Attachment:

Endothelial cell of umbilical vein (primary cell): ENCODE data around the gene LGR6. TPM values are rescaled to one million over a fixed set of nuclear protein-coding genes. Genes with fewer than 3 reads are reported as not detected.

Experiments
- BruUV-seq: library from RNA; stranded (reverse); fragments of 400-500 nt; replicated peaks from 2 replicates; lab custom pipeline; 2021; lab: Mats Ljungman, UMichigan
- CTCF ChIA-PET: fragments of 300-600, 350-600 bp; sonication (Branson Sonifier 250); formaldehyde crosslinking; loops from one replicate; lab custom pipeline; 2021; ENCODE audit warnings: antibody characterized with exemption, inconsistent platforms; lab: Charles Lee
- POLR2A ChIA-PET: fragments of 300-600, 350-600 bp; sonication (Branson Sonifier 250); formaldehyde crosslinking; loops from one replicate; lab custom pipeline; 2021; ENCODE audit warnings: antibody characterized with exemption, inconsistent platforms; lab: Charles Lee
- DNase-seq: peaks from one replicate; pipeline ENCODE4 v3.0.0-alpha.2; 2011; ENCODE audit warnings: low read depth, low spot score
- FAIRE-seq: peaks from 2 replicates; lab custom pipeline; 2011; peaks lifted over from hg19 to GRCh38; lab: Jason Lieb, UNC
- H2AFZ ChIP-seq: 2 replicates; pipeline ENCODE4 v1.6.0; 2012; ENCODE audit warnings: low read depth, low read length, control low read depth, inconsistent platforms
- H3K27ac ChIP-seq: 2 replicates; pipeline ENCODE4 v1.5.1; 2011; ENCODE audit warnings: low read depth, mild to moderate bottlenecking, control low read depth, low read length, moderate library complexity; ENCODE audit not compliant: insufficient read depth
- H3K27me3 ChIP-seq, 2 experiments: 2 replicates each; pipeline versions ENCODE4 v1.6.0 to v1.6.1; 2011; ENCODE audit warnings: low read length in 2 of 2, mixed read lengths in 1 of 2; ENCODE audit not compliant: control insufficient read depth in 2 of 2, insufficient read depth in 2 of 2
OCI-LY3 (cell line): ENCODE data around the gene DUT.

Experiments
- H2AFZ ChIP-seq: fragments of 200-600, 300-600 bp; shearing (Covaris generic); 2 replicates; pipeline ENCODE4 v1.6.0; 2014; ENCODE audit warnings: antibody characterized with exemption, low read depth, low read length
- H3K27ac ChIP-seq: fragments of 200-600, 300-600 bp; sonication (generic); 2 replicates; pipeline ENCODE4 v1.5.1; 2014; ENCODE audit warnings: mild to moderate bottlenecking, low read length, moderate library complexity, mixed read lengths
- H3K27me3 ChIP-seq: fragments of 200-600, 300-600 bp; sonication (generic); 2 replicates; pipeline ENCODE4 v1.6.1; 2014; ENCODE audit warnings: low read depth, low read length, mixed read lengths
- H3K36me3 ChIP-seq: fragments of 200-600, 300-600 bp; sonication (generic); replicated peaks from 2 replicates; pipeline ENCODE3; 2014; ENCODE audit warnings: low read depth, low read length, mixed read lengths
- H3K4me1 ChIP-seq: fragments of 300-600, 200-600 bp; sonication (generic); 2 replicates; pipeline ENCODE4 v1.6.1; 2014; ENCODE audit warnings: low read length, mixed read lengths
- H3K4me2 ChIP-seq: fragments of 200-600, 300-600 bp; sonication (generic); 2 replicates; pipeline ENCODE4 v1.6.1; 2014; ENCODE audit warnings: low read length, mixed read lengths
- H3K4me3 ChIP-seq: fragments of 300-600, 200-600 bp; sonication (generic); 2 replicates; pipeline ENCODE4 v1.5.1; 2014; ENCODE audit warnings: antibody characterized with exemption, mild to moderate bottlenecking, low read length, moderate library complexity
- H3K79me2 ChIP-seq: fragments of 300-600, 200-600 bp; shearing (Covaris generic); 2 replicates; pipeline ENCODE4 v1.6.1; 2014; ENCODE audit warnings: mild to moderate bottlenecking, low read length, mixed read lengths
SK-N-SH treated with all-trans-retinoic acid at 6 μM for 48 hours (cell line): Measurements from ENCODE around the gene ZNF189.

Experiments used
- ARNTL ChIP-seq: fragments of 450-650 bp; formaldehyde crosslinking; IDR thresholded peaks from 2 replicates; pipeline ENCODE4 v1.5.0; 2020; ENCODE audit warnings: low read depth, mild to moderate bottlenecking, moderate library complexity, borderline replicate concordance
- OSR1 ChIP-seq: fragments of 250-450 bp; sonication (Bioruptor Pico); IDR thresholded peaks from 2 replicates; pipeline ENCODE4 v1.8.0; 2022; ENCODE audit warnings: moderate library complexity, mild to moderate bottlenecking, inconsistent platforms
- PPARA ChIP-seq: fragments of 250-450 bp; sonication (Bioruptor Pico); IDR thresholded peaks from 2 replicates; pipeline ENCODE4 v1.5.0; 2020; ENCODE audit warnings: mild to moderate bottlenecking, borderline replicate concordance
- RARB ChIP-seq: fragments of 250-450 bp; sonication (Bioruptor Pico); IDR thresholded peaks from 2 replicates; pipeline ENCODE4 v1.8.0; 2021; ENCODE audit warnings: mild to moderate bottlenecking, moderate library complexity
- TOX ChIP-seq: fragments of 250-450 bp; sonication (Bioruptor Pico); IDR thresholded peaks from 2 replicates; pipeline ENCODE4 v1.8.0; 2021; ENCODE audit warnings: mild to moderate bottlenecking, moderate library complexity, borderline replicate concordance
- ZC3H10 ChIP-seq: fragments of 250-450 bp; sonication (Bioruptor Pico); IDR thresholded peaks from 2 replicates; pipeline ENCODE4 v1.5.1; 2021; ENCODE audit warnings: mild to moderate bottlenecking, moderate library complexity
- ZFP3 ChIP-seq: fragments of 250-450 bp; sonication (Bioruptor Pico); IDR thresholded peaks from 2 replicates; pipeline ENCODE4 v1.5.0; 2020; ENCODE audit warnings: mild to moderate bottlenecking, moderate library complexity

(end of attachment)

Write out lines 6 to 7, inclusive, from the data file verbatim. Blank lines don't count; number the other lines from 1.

- DNase-seq: peaks from one replicate; pipeline ENCODE4 v3.0.0-alpha.2; 2011; ENCODE audit warnings: low read depth, low spot score
- FAIRE-seq: peaks from 2 replicates; lab custom pipeline; 2011; peaks lifted over from hg19 to GRCh38; lab: Jason Lieb, UNC